In the second quarter of this year, the government would borrow ¢4.59 billion in new funds to fund a portion of its budget.
However, this will be more than the ¢3.78 billion borrowed in the first three months of 2022.
The entire 4.59 billion is scheduled to be raised through the domestic market, according to the Issuance Calendar, however non-resident investors will be able to participate in some of the bonds that will be sold.
The government intends to issue a total of 24.69 billion in bonds, of which 20.10 billion will be used to rollover maturities.
The 91-day and 182-day Treasury bills will provide a significant portion of the funds to be borrowed.
The one-year bill will be issued bi-weekly, while the three- and six-month bills will be provided weekly. There will also be some medium- to long-term bond issuances.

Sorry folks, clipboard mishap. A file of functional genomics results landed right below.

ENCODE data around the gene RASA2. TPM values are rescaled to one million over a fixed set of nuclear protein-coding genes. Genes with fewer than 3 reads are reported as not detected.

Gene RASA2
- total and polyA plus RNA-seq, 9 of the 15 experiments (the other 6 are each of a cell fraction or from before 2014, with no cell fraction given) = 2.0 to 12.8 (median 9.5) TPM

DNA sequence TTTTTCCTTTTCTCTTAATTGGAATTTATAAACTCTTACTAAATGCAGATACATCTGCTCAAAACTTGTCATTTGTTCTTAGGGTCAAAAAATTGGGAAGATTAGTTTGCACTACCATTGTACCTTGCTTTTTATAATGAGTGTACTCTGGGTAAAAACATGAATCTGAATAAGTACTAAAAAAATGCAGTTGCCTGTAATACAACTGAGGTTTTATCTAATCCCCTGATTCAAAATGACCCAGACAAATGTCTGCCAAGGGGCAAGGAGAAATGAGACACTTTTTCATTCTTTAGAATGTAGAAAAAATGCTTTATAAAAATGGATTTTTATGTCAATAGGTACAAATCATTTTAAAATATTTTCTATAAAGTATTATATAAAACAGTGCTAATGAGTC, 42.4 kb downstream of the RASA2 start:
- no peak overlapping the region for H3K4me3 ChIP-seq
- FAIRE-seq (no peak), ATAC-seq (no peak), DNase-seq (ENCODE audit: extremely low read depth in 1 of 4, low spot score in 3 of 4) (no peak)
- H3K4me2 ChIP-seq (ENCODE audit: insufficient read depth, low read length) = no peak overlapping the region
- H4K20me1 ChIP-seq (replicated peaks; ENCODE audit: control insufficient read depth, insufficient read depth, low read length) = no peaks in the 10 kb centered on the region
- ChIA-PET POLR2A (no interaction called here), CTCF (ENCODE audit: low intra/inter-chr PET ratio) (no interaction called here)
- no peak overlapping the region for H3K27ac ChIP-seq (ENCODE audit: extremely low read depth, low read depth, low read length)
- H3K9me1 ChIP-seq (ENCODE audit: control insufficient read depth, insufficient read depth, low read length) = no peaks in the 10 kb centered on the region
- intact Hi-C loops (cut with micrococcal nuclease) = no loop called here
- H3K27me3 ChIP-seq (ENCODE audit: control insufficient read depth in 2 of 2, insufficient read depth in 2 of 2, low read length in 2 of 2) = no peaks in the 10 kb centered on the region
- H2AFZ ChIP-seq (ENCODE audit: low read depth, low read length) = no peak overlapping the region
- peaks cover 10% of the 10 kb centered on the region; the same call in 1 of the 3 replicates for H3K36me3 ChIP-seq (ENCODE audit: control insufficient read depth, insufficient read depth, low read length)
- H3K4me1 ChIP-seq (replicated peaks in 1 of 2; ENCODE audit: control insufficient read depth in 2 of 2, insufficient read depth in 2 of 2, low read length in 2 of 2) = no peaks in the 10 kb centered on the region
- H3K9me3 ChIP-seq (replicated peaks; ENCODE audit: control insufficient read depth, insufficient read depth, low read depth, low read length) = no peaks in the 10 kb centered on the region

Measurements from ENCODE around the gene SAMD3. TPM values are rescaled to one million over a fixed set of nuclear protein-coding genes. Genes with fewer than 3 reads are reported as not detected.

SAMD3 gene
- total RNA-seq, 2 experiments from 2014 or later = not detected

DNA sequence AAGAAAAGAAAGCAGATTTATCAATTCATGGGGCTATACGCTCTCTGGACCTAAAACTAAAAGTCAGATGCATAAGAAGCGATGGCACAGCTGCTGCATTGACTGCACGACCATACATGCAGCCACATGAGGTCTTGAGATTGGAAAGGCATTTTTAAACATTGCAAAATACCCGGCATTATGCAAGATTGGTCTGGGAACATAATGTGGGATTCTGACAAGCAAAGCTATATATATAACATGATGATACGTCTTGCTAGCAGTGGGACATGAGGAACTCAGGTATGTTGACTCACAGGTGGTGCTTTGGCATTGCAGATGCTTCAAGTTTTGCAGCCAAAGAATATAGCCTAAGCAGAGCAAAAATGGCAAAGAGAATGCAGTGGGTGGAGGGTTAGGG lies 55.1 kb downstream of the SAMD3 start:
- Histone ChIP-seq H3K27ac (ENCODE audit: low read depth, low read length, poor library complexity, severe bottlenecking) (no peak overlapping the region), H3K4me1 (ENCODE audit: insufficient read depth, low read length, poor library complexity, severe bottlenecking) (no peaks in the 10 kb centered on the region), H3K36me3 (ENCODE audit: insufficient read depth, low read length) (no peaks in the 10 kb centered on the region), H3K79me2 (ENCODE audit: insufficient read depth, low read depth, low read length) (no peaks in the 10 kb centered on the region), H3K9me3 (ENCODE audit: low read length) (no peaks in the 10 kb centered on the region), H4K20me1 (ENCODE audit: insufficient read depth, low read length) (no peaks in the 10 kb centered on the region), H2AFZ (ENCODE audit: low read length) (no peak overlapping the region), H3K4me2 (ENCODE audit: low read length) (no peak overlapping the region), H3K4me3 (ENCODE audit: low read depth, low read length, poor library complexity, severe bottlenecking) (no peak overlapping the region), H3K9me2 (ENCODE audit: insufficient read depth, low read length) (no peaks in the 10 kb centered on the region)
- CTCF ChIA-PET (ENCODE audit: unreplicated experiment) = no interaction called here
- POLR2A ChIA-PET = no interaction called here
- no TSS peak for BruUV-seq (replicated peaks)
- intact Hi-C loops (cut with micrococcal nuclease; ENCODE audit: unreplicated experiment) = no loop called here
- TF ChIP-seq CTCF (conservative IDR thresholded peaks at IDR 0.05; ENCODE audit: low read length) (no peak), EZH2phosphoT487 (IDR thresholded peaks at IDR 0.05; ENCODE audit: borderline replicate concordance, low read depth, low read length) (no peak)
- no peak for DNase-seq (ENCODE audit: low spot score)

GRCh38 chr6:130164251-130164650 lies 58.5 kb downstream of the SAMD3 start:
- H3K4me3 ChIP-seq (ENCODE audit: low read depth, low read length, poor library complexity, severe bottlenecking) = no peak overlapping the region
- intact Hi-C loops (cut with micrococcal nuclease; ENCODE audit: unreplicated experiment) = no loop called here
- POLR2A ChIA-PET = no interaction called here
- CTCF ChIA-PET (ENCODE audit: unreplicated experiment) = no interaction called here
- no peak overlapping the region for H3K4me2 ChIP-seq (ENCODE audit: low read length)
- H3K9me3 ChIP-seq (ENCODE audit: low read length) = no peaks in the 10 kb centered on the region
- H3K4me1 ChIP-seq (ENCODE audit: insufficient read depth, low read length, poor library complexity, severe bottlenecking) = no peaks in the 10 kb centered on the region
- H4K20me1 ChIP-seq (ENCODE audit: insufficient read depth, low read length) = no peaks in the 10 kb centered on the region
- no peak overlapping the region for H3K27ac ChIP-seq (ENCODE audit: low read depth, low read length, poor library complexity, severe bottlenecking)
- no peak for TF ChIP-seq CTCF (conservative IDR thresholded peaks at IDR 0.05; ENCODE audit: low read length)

According to the Bank of Ghana, the government anticipates that the second quarter schedule would suit market players’ needs.
The administration is promising all players and the general public that it would continue to work to improve the domestic bond market’s predictability and transparency.
Ghana’s public debt grew to 351 billion dollars in December of this year.
Ghana’s public debt stock increased to 351.8 billion in December 2021 from 344.5 billion in November 2021, accounting for 80.1 percent of GDP, according to the Bank of Ghana’s (BoG) March 2022 Summary of Economic and Financial Data.
This validated the predictions of Economists, Analysts, and Market Watchers that the country’s debt had gone out of control and would be around 80% of GDP in 2021.
In December 2021, the Central Bank reported that roughly 730 million new loans were added to the overall public debt portfolio. The increase could be due in part to the cedi’s devaluation in the final two months of 2021, which raised the foreign debt component.